A lot has changed since we last talked with James Brown III. After being a part hit Broadway shows and appearing in both Peter Pan Live and The Wiz Live on NBC, he’s turned his attention to film and TV work, all while bringing Broadway’s biggest names to new light as the Creative Director and fashion editor of the Broadway Style Guide.
Coming from a fashion design background, how do you bring that into what you’re doing for the Style Guide?
My approach to designing clothes has always been from a storyteller perspective. I think because I’m an actor, I often think of characters and design from that place. For instance, I did a whole line based on the character of Cruella De Vil. To me, there’s a story with design. It’s the same thing when you’re creative directing a story. Especially since I’m working with actors, the easiest way I can work with them is to give them a story, let them know what we’re driving at and then it’s easy for them to do it.
How do you keep so many shoots from becoming business-as-usual?
I think that’s another great thing about working with actors. They’re connected to a show and that automatically gives you something fresh to think about and a new angle. It really is based on the person and that helps to keep it fresh.
Being a performer who has been in Broadway shows like Rocky, Memphis, The Little Mermaid and Wicked, how did you go from performing on stage to styling shoots for the Broadway Style Guide?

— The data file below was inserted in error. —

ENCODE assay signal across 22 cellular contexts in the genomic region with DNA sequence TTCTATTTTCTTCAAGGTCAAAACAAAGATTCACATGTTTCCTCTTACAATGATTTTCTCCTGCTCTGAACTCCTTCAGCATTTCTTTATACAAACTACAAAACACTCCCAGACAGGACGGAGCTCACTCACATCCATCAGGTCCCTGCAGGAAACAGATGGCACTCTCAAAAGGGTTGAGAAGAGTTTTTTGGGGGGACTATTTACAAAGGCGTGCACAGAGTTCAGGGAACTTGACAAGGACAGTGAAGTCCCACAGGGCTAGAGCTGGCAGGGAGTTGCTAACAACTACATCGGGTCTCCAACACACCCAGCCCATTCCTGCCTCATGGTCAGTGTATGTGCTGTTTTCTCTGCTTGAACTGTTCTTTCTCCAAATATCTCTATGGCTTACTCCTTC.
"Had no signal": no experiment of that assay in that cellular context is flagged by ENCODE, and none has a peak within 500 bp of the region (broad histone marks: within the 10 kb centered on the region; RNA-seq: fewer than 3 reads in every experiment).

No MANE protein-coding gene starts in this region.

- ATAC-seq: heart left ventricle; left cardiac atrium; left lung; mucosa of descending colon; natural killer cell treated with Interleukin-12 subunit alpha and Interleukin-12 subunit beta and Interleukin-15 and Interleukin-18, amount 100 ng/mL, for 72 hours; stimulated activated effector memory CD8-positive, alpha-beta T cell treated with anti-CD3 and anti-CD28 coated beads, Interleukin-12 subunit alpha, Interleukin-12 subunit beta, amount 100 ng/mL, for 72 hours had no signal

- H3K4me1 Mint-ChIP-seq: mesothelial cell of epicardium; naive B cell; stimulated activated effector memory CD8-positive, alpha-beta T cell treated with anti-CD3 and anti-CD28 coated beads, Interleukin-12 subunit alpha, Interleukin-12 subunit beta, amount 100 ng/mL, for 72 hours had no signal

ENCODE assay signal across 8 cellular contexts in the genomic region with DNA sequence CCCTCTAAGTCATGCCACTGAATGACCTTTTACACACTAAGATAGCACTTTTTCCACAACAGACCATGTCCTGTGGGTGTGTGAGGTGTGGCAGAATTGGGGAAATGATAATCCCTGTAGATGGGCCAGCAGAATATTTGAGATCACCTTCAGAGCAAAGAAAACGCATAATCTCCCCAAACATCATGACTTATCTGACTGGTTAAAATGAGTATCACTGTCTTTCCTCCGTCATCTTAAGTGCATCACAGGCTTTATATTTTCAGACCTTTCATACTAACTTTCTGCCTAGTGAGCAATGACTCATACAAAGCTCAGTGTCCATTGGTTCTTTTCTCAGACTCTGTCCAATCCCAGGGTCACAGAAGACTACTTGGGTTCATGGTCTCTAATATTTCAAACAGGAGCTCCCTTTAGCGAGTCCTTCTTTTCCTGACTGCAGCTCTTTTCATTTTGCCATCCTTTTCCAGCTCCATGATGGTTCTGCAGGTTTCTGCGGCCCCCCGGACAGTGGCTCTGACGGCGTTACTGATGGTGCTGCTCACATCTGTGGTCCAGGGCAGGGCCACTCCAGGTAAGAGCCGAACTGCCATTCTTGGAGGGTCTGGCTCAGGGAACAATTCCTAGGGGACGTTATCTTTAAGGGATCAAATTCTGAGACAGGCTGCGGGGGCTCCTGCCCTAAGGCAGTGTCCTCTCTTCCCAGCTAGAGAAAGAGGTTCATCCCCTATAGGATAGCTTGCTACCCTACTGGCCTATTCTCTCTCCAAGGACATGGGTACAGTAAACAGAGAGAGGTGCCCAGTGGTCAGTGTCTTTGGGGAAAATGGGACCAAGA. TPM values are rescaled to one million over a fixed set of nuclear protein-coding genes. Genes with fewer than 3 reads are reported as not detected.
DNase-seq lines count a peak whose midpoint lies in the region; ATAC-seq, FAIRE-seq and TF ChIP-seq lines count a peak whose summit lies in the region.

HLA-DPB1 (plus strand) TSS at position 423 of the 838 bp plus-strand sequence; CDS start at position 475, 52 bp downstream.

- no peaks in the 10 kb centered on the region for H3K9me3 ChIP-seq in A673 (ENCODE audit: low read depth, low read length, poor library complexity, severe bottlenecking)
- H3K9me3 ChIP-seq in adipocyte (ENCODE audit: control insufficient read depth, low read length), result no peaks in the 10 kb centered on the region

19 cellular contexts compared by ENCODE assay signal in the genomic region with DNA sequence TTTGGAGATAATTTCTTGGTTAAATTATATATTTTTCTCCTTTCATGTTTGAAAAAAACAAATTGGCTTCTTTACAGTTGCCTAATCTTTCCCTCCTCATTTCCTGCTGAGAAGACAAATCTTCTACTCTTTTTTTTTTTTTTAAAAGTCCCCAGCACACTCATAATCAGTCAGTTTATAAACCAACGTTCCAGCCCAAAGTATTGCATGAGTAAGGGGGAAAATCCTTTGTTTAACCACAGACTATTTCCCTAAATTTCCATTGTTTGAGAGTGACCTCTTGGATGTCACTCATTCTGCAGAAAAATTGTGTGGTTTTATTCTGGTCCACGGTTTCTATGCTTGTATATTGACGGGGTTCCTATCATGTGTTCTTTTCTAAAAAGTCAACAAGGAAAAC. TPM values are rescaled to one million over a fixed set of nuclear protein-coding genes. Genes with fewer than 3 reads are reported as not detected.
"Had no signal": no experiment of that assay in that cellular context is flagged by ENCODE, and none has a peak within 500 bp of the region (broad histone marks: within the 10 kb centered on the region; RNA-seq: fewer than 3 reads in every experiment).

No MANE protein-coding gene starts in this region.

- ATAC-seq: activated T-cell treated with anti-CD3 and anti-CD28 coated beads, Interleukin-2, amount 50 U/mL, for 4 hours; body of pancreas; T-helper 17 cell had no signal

One of my producers from Ghost, Tony Marion, had a rough idea of Broadway Style Guide. Because I made a couple of the women’s dresses for opening night for Ghost, he knew I loved fashion and had gone to FIT. A few years later, he brought up this idea, we pulled in Nathan Johnson and John Vermeer and the four of us molded it until we launched last January.
You’ve now been doing Style Guide for a year. What has been the most rewarding part of the experience so far?
The most rewarding is getting to work with a lot of people I’ve worked with on stage or camera and work with them in a different way. It’s been rewarding to have people want to shoot with us. It’s nice that we are doing something different and people want to get dressed up.
We shot Kelli O’Hara before the Tonys and we released it just before the voting was finished. We sent her the pictures before we ran them and she sent us an email saying she saw the pictures in the car on the way to the Tony luncheon and she started crying because she’d never seen herself so beautiful. She said in everything she’s done, she’s never felt that beautiful. That was an amazing moment.
How are you juggling this with film and TV auditions?
It’s been nice to have full days. There are days when I go from an audition to a photo shoot to meeting with a manager. I love that. I love to always be busy and it’s nice to build relationships with actors and publicists and press reps and producers in a different way. That kind of networking is important to what we do and is a huge part of your career. Everything is feeding each part.